Thursday, August 11, 2005

Atheists and Believers in Academia

From Live Science via Milt’s File:
Scientists’ Belief in God Varies Starkly by Discipline

About two-thirds of scientists believe in God, according to a new survey that uncovered stark differences based on the type of research they do.

The study, along with another one released in June, would appear to debunk the oft-held notion that science is incompatible with religion.

Those in the social sciences are more likely to believe in God and attend religious services than researchers in the natural sciences, the study found.

The opposite had been expected.

Nearly 38 percent of natural scientists — people in disciplines like physics, chemistry and biology — said they do not believe in God. Only 31 percent of the social scientists do not believe.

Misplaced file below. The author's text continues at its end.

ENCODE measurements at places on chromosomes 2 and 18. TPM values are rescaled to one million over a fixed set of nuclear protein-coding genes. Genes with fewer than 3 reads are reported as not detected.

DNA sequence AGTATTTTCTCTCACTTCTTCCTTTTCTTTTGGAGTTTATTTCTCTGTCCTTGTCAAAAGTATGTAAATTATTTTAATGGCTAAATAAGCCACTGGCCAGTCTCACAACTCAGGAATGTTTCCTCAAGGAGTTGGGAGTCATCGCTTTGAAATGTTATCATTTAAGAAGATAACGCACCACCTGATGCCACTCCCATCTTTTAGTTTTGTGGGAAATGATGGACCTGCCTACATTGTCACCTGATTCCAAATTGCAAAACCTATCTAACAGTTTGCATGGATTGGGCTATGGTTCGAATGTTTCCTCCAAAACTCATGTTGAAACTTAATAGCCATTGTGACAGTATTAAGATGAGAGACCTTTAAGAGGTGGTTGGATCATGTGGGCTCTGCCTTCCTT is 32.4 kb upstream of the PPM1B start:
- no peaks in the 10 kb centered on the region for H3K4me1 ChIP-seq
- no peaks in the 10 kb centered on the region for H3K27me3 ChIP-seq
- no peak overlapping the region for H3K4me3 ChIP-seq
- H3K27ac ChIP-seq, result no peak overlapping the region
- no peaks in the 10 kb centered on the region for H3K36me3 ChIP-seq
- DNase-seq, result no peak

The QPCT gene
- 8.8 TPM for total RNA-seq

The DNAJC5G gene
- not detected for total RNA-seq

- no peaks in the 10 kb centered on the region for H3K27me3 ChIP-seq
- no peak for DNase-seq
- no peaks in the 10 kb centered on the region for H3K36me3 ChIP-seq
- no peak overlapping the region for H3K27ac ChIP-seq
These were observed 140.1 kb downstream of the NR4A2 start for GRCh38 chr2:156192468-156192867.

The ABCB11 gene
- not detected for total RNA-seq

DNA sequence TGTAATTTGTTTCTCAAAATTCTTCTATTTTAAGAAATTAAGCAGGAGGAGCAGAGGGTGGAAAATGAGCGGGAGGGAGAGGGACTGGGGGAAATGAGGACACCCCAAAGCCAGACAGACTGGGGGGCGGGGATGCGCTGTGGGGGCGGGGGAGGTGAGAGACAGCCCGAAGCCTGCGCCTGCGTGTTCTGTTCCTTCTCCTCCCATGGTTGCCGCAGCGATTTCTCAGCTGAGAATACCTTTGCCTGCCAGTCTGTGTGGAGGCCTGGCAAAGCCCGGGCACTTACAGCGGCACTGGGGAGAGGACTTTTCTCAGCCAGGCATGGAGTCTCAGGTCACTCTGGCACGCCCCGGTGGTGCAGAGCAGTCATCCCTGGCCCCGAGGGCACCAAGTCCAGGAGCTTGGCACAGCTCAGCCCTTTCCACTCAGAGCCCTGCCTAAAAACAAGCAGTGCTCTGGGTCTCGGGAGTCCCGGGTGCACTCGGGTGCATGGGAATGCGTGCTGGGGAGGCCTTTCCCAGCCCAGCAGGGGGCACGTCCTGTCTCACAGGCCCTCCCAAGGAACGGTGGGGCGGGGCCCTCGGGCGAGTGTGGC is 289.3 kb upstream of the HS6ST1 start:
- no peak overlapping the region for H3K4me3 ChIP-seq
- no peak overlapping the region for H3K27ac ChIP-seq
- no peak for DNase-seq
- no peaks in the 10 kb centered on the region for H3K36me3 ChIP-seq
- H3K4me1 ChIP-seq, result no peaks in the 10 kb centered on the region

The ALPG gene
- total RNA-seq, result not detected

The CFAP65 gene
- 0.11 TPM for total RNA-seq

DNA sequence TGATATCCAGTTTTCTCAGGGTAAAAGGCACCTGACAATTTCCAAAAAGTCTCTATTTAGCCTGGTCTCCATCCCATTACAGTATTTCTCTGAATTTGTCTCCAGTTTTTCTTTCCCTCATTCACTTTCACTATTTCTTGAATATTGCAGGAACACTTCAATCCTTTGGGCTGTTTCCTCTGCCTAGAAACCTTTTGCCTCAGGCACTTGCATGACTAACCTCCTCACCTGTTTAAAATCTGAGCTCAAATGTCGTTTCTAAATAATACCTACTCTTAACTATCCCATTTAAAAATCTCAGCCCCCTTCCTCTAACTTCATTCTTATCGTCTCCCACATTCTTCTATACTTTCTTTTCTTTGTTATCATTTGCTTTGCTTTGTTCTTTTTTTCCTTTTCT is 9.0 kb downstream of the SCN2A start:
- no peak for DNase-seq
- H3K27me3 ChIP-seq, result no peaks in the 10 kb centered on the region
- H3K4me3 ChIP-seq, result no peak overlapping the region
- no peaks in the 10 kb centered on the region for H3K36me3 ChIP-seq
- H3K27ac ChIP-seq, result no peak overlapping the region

In the new study, Rice University sociologist Elaine Howard Ecklund surveyed 1,646 faculty members at elite research universities, asking 36 questions about belief and spiritual practices.
First, note that college faculty are more liberal and more secular than the population as a whole.

Second, the reason social scientists were assumed to be more secular than natural scientists is that social scientists are further to the left politically than natural scientists. And leftism is strongly correlated with being secular.

But the natural sciences appear to have their own distinctive ethos. Probably it is rooted in a hubristic belief that science can explain everything, and thus religious notions are just “superstitions” to be avoided.

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